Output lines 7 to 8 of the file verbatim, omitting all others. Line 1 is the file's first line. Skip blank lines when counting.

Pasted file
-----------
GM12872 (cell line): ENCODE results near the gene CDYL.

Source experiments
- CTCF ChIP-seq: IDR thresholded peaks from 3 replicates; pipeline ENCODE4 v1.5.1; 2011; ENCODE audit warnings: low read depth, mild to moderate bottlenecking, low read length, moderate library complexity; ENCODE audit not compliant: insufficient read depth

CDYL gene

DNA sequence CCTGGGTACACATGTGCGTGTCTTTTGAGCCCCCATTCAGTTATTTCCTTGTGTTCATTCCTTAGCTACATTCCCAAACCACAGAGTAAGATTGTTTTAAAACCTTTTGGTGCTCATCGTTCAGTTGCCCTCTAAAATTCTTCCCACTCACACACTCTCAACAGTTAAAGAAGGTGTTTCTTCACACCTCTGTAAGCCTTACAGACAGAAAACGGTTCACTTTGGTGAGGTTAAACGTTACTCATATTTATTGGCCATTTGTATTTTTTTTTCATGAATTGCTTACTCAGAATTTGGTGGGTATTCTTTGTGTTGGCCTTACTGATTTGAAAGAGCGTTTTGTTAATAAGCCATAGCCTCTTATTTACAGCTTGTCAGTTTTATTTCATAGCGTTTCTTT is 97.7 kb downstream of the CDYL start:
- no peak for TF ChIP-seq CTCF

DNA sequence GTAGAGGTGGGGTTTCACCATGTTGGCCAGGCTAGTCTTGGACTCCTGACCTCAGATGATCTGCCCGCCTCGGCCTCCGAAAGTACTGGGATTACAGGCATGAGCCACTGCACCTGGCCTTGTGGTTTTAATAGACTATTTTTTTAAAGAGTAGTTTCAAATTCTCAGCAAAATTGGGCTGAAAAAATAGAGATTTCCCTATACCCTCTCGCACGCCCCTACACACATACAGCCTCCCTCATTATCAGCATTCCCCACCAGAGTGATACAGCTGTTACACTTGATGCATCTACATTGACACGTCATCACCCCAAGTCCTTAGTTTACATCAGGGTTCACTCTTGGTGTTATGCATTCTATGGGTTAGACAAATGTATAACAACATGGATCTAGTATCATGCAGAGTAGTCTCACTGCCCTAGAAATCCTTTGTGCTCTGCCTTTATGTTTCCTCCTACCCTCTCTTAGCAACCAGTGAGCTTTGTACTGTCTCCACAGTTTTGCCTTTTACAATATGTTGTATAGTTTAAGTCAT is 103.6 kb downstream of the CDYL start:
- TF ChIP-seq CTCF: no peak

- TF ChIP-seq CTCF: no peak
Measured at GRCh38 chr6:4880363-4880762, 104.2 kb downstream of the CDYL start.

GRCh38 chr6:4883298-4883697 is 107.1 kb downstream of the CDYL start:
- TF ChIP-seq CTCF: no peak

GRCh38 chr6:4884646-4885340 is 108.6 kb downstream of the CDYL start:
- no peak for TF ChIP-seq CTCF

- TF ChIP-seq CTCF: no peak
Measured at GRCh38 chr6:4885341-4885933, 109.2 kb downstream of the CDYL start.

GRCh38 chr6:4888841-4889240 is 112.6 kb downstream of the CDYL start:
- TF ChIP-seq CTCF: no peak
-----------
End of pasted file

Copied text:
DNA sequence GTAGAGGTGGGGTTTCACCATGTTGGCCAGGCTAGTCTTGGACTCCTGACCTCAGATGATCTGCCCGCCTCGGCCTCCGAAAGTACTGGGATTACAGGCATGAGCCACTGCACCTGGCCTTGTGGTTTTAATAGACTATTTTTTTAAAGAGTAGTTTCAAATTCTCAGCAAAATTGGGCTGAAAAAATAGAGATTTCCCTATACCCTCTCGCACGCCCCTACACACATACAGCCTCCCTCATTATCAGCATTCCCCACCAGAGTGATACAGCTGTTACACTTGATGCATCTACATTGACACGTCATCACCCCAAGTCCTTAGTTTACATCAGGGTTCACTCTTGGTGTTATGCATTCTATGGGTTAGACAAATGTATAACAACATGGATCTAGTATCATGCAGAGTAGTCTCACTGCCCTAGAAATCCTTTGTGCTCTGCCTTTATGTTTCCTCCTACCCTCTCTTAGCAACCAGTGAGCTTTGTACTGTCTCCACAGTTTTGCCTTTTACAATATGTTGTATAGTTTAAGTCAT is 103.6 kb downstream of the CDYL start:
- TF ChIP-seq CTCF: no peak